For years, the dream of a U.S. mobile wallet was "just around the corner" only to be pushed back further down the road. Then came the iPhone, and the mobile wallet took form. Surely, the iPhone and its massive App Store would bring the mobile wallet to life.
It seemed like the thinly shaped iPhone with the colorful touchscreen could handle, well, just about everything. You could pay bills, transfer funds, shop on Amazon, redeem digital coupons, even scan an image of a Safeway membership discount card. Indeed, the iPhone has helped create a boon in mobile commerce.
[ The American Red Cross raised $7 million in two days after the devastating Haiti earthquake thanks to donations made with text messaging. Was this a turning point in mobile commerce? ]
Americans began to wonder when they could throw their thick leather wallets bursting with paper and plastic, a la George Costanza's famous exploding wallet, into the proverbial trash can. But nearly four years since the debut of the iPhone, the mobile wallet has yet to come to fruition.
There is no iPhone app today that delivers the ubiquity of cash.
Once again, the specter of hope for a mobile wallet has risen. Last month, Bloomberg reported that AT&T, Verizon Wireless and T-Mobile USA are planning a game-changing venture to displace credit and debit cards with smartphones. The venture will center on a near-field communications chip, or NFC, that's added to a mobile handset.
Customers will only need to wave their phone at a retailer's reader to make a transaction. In turn, transactions would be processed through Discover's payment network, and Barclays would be the bank managing the accounts, sources told Bloomberg.
Such a venture could spur mobile payments in the United States and supplant more than 1 billion plastic Visa and MasterCard cards, according to Bloomberg. Meanwhile, Visa is reportedly working on technology that transforms smartphones, including the iPhone, into a payment device.
Soumen Ganguly of Altman Vilandrie & Co.
It seems that a mobile wallet is just around the corner...again. Is it for real this time? I spoke with Soumen Ganguly, principal at Altman Vilandrie & Company, a boutique consultancy helping wireless carriers, handset manufacturers, private equity firms and hedge funds make better decisions in the mobile e-commerce space.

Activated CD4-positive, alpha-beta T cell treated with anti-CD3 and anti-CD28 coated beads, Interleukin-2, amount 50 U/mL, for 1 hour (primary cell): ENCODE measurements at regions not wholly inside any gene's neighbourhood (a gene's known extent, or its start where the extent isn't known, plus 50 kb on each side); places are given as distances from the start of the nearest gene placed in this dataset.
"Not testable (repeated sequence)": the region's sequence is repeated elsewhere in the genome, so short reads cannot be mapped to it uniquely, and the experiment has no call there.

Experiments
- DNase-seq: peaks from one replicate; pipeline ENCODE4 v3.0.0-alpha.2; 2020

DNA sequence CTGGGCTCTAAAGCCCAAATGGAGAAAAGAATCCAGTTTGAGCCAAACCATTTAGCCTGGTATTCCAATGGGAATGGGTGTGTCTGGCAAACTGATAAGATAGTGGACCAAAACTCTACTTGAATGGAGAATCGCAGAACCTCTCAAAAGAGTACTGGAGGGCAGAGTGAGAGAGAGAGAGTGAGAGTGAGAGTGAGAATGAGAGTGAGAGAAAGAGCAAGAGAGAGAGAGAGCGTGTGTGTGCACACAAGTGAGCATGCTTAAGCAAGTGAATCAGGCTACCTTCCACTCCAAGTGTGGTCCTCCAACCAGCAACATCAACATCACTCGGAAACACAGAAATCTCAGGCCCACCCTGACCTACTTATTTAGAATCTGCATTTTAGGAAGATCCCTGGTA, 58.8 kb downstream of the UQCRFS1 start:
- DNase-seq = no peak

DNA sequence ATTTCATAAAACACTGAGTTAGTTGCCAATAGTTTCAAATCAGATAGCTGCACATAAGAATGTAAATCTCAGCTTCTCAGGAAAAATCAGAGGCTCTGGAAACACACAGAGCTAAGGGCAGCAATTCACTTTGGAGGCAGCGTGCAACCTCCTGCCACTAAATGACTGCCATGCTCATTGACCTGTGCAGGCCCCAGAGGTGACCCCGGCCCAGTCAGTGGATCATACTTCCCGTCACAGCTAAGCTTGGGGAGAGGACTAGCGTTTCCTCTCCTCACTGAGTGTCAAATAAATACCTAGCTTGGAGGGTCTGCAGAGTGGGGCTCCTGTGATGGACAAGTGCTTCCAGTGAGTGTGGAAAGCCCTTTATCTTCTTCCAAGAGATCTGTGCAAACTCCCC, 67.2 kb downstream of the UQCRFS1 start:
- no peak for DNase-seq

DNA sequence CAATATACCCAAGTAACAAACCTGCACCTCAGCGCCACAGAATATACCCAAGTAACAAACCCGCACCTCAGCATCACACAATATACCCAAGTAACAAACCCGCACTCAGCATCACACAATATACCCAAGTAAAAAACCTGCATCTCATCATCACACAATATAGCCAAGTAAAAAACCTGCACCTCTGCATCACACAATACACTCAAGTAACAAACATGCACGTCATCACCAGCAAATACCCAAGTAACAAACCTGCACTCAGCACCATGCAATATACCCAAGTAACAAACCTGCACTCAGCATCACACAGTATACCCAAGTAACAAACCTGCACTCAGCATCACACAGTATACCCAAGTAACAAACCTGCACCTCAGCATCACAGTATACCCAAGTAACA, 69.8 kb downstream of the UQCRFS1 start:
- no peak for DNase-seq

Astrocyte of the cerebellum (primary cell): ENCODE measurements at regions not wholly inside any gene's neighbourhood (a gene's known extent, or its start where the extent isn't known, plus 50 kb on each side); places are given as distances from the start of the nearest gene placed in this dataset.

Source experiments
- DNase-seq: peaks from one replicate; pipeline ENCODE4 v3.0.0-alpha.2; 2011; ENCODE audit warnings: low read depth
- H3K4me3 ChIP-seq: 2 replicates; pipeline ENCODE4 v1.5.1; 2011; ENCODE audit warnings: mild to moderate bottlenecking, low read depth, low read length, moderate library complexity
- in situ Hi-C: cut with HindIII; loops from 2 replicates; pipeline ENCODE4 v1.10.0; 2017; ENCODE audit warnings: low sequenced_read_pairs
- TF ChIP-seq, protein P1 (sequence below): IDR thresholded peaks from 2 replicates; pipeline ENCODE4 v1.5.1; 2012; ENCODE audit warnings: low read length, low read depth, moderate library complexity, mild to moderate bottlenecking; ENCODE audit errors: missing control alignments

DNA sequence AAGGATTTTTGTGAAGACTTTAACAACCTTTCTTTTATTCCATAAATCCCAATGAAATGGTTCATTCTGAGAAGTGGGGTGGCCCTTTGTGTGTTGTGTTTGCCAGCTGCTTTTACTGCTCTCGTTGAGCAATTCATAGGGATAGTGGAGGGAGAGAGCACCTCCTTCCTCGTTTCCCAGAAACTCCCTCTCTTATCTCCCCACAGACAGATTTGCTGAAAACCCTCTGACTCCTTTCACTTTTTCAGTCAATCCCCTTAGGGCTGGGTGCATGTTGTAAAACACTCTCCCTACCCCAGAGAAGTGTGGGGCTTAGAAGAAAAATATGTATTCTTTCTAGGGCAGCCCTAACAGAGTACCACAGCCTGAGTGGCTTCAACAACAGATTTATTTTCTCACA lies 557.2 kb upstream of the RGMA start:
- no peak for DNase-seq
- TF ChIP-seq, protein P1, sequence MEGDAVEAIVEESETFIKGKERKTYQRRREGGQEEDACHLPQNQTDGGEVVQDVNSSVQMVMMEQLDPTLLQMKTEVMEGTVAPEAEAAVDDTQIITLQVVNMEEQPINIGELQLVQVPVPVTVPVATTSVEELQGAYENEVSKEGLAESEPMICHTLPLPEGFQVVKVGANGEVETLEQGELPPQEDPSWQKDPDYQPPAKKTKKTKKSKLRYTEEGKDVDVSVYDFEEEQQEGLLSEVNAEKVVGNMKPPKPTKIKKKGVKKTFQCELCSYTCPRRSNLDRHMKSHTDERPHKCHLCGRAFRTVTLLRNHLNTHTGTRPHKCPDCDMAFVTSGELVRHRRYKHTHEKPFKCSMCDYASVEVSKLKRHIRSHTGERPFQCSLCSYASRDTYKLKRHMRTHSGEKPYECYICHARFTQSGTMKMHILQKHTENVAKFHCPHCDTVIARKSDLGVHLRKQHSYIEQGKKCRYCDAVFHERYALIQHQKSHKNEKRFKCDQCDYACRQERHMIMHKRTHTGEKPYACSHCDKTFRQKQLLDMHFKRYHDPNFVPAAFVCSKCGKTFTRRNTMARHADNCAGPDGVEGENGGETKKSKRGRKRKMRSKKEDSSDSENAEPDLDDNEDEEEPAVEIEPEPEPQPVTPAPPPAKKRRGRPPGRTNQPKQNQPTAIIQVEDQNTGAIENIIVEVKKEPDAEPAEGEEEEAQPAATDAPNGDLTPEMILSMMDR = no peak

Here's his take on the state of mobile e-commerce:
The United States is the birthplace of the iPhone and Android, so why not the mobile wallet?
What makes mobile commerce - or in this case, mobile wallets - suddenly more complicated than any typical mobile product is the intersection of two industries, mobile and finance.
You need the right partnerships between wireless carriers, handset manufacturers (which are generally aligned with the carriers) and financial institutions such as banks and credit card companies. They need to come together and agree on terms of how things will work and who gets what share. Then they can deploy the [m-commerce] service.
But each of these companies, and the two industries, come from very different positions. There has been a battle of wills over who controls the customer. Let's say a customer has a mobile wallet app on their mobile phone. Who really owns that customer relationship? It's a struggle.
A lot of mobile wallet initiatives haven't really progressed beyond the trial stage due to this reason. And that's not just in the United States but other countries and Europe as well.
Aren't European countries ahead of the United States?